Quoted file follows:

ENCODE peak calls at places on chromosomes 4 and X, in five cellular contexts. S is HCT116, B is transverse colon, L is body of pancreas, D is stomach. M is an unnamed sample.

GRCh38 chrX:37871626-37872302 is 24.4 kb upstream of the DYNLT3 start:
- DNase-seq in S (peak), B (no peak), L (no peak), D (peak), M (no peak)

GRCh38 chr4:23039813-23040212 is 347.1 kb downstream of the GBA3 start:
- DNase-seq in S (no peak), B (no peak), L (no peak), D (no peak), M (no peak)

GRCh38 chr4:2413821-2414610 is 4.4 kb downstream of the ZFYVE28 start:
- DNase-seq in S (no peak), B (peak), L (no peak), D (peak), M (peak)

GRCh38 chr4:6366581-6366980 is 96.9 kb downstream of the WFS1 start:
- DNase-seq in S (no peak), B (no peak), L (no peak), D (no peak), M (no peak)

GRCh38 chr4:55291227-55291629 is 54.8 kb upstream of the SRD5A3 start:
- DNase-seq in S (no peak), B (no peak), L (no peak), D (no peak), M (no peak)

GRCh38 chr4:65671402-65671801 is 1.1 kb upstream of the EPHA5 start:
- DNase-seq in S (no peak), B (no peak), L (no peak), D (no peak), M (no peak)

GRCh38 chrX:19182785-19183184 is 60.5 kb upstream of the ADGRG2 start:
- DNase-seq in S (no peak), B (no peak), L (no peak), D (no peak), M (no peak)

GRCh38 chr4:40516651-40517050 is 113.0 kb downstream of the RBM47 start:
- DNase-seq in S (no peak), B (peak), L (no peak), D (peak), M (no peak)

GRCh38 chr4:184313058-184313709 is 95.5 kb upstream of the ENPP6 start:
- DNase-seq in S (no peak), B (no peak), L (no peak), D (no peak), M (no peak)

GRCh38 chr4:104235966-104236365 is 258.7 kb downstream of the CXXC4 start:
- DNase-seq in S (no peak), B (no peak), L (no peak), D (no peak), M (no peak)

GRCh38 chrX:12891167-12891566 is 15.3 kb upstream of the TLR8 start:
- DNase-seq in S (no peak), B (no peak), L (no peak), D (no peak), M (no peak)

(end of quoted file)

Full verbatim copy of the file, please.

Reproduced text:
ENCODE peak calls at places on chromosomes 4 and X, in five cellular contexts. S is HCT116, B is transverse colon, L is body of pancreas, D is stomach. M is an unnamed sample.

GRCh38 chrX:37871626-37872302 is 24.4 kb upstream of the DYNLT3 start:
- DNase-seq in S (peak), B (no peak), L (no peak), D (peak), M (no peak)

GRCh38 chr4:23039813-23040212 is 347.1 kb downstream of the GBA3 start:
- DNase-seq in S (no peak), B (no peak), L (no peak), D (no peak), M (no peak)

GRCh38 chr4:2413821-2414610 is 4.4 kb downstream of the ZFYVE28 start:
- DNase-seq in S (no peak), B (peak), L (no peak), D (peak), M (peak)

GRCh38 chr4:6366581-6366980 is 96.9 kb downstream of the WFS1 start:
- DNase-seq in S (no peak), B (no peak), L (no peak), D (no peak), M (no peak)

GRCh38 chr4:55291227-55291629 is 54.8 kb upstream of the SRD5A3 start:
- DNase-seq in S (no peak), B (no peak), L (no peak), D (no peak), M (no peak)

GRCh38 chr4:65671402-65671801 is 1.1 kb upstream of the EPHA5 start:
- DNase-seq in S (no peak), B (no peak), L (no peak), D (no peak), M (no peak)

GRCh38 chrX:19182785-19183184 is 60.5 kb upstream of the ADGRG2 start:
- DNase-seq in S (no peak), B (no peak), L (no peak), D (no peak), M (no peak)

GRCh38 chr4:40516651-40517050 is 113.0 kb downstream of the RBM47 start:
- DNase-seq in S (no peak), B (peak), L (no peak), D (peak), M (no peak)

GRCh38 chr4:184313058-184313709 is 95.5 kb upstream of the ENPP6 start:
- DNase-seq in S (no peak), B (no peak), L (no peak), D (no peak), M (no peak)

GRCh38 chr4:104235966-104236365 is 258.7 kb downstream of the CXXC4 start:
- DNase-seq in S (no peak), B (no peak), L (no peak), D (no peak), M (no peak)

GRCh38 chrX:12891167-12891566 is 15.3 kb upstream of the TLR8 start:
- DNase-seq in S (no peak), B (no peak), L (no peak), D (no peak), M (no peak)